Here are the substitute words and symbols for each of the nine Epistles:
Hebrews: sounds like “He brews,” picture a man brewing coffee dressed like a Hebrew.
James: sounds like “Jaws,” imagine the shark “Jaws” or a human jaw bone.
Peter: sounds like “Pay dirt,” imagine a miner hitting “pay dirt” of gold or oil.
John: picture someone you know named “John,” or picture a “Johnny” gown as worn by hospital patients.
Jude: imagine a large crowd of Orthodox Jews (sounds like “Jew”).
Revelation: picture the Four Horsemen of the Apocalypse.
Now, link these images, or the images you have created, one to another. Below are recommendations for the suggested substitute words and images that were given above.
Picture a man brewing coffee (Hebrews), and “Jaws” (James) pops out of the coffee pot, biting the man on the head.
Vividly imagine “Jaws” (James) digging the ground with a pickaxe and striking oil (“pay dirt,” is a mnemonic for Peter) that gushes into the air.
Picture a man in a hospital gown, or “Johnny,” (John) going out to dig for “pay dirt” (Peter) with a pickaxe.
Vividly imagine a crowd of Orthodox Jews (Jude) all wear “johnny” gowns (John).
Picture four Orthodox Jews riding the Four Horses of the Apocalypse.
“Beloved, although I was very eager to write to you about our common salvation, I found it necessary to write appealing to you to contend for the faith that was once for all delivered to the saints” (Jude 1:3).
Use the peg system to memorize the books of the Bible. Peg words are numbers that have been transformed into words by assigning the numbers 0-9 as phonetic consonant sounds. The peg words are then linked to the substitute words for the books of the Bible.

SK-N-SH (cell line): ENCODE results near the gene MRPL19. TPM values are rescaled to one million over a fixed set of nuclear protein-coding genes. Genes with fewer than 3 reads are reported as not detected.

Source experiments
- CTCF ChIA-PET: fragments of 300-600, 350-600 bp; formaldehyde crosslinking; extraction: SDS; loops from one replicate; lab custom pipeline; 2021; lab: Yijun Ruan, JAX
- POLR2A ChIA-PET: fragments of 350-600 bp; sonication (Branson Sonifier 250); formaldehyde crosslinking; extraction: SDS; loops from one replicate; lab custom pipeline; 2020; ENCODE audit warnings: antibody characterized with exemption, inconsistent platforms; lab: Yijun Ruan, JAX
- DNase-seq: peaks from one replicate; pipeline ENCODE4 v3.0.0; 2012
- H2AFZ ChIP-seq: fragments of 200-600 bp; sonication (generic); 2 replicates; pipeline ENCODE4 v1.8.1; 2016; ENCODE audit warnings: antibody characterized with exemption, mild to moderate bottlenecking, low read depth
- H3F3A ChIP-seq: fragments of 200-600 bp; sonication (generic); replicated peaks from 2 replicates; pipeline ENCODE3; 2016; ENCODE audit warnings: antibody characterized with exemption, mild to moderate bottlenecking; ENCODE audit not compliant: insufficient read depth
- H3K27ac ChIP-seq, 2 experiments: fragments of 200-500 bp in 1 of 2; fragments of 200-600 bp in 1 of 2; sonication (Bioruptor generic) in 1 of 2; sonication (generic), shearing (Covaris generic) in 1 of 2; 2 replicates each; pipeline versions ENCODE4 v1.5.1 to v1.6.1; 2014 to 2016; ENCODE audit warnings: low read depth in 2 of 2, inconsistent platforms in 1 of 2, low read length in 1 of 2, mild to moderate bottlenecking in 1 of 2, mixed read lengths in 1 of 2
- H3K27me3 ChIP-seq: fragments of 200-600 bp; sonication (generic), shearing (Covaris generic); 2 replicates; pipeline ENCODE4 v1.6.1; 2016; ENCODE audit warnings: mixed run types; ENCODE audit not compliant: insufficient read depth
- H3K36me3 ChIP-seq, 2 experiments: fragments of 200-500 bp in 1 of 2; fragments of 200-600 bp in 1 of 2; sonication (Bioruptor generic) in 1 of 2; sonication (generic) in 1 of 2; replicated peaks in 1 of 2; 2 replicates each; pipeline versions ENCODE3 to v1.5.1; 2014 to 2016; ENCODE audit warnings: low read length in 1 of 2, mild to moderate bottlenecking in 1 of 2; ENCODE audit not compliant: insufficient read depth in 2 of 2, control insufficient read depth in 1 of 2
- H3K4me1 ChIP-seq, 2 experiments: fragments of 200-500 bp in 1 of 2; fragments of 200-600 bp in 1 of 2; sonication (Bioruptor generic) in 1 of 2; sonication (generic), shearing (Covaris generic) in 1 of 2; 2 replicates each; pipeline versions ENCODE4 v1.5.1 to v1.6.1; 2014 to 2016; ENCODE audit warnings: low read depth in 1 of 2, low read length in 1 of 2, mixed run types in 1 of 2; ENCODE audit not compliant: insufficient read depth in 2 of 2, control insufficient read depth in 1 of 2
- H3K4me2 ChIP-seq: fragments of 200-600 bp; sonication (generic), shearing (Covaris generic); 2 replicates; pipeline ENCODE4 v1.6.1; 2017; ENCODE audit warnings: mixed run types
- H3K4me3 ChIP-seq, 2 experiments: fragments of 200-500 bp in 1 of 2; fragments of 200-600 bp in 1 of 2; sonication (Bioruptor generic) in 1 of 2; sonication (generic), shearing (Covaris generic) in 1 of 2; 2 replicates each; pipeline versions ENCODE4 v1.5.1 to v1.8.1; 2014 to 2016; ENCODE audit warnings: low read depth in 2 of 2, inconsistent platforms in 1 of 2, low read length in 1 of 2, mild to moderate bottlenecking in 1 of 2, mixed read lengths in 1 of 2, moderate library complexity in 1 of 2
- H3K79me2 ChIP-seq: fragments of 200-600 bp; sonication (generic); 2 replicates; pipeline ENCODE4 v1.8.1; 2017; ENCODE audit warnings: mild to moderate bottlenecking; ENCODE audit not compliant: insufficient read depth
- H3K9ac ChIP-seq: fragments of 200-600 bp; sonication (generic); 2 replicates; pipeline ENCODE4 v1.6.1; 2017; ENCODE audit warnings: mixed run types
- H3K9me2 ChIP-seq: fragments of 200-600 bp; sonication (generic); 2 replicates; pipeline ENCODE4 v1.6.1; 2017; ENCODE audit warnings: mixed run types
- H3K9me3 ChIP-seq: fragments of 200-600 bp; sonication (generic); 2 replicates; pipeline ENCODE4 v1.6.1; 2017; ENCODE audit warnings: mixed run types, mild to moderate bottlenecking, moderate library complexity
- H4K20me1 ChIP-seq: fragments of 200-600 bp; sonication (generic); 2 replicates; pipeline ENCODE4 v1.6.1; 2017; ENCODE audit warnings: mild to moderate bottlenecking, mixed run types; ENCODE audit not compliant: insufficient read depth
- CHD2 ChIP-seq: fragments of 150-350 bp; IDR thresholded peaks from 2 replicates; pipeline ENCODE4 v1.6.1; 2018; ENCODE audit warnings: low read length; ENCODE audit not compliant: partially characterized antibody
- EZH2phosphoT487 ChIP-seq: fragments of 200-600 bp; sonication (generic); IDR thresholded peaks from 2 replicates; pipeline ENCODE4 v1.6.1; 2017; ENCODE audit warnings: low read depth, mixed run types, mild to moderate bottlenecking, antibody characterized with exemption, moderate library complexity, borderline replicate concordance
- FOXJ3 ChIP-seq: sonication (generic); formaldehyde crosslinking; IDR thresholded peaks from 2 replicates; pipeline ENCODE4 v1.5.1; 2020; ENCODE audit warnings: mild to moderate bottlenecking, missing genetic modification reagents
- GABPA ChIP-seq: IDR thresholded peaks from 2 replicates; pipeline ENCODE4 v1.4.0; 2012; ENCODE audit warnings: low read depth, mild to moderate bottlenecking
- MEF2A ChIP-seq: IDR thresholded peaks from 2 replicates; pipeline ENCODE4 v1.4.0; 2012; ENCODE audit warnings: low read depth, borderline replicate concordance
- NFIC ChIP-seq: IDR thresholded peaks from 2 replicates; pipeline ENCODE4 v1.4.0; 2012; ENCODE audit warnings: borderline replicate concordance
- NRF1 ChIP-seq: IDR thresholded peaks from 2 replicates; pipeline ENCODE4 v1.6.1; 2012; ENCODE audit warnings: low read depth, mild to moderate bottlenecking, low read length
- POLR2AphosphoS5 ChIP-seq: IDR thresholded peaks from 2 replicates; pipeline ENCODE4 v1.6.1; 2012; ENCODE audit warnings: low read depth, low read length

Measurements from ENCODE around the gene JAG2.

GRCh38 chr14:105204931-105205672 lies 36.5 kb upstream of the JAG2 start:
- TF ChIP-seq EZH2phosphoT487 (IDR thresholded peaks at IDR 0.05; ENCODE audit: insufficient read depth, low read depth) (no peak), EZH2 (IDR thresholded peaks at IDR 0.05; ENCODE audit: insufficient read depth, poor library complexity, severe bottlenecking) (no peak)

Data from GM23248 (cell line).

19. Tub to “He brews” (Hebrews);
20. Nose to “Jaws” (James);
21. Net to “Pay dirt” (1 Peter);
22. Nun to “Pay dirt” (2 Peter);
23. Name to “Johnny” (1 John);
24. Nero to “Johnny” (2 John);
25. Nail to “Johnny” (3 John);
26. Notch to “Orthodox Jews” (Jude);
27. Neck to Four Horsemen of the Apocalypse (Revelation).
If you are learning the New Testament books as a continuation of the Old Testament peg list, here are the last peg words for the entire Bible:
58. Lava to “He brews” (Hebrews);
59. Lip to “Jaws” (James);
60. Cheese to “Pay dirt” (1 Peter);
61. Sheet to “Pay dirt” (2 Peter);
62. Chain to “Johnny” (1 John);
63. Chum to “Johnny” (2 John);
64. Cherry to “Johnny” (3 John);
65. Jail to “Orthodox Jews” (Jude);
66. Choo-choo to Four Horsemen of the Apocalypse (Revelation). 
Regardless of the method you use to memorize the books of the Old Testament and the New Testament, you will be enriched by knowing them by heart. It’s great to turn to “chapter and verse” and know how to get there quickly without finding an index. In time, it will become easier to find any book of the Bible, New or Old Testament. This helps a lot during church service sermons, Bible studies, Sunday school or Bible study groups.
Here is some related reading for you: Bible Verses for New Believers to Memorize and Study 
Resource – Scripture quotations are from The Holy Bible, English Standard Version® (ESV®), Crossway Bibles. (2007). ESV: Study Bible: English standard version. Wheaton, Ill: Crossway Bibles. Used by permission. All rights reserved.
About the Author: Nicholas H. Parker is a content editor at Bid for Writing . He used to manage the content team at the company he worked for. Currently, Nicholas writes articles to share his knowledge with others and obtain new skills. Besides, he is highly interested in the web design sphere.https://buyessayclub.com/